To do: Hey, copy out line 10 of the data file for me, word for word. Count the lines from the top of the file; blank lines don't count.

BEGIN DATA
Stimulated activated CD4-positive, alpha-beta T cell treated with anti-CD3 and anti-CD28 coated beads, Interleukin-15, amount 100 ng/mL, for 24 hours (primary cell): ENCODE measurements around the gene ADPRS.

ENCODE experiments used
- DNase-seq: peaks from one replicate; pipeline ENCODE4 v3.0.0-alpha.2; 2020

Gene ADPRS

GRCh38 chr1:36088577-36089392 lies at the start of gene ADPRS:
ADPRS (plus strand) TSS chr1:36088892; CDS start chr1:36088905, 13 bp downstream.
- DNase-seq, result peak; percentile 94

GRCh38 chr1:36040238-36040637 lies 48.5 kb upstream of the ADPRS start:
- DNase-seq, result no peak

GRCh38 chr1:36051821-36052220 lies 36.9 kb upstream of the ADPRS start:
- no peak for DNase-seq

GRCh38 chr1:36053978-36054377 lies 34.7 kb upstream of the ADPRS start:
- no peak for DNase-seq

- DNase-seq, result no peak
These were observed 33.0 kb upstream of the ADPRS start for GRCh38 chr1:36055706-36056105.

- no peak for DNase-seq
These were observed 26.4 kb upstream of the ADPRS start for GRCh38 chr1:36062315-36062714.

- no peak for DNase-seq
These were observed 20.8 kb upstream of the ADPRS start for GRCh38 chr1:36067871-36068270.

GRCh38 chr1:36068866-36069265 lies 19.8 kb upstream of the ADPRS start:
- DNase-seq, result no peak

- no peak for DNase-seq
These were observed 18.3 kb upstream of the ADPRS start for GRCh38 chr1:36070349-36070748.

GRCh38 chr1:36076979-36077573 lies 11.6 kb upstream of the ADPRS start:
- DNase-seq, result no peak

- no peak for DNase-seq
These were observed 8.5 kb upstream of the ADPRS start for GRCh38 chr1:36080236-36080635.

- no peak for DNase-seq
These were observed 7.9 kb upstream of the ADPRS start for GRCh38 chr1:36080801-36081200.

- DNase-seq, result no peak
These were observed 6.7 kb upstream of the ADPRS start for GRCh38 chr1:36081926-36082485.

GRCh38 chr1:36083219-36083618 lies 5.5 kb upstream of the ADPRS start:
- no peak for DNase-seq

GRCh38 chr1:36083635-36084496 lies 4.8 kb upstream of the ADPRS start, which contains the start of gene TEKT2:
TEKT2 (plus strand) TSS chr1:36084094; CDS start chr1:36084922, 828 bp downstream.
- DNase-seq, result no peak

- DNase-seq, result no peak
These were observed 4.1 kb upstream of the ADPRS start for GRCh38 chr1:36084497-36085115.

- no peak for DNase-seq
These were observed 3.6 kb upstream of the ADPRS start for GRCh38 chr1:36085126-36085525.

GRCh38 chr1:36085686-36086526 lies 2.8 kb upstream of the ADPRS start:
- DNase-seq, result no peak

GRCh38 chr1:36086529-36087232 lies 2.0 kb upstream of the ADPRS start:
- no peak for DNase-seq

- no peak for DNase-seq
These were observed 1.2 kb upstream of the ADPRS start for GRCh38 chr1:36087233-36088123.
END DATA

GRCh38 chr1:36051821-36052220 lies 36.9 kb upstream of the ADPRS start: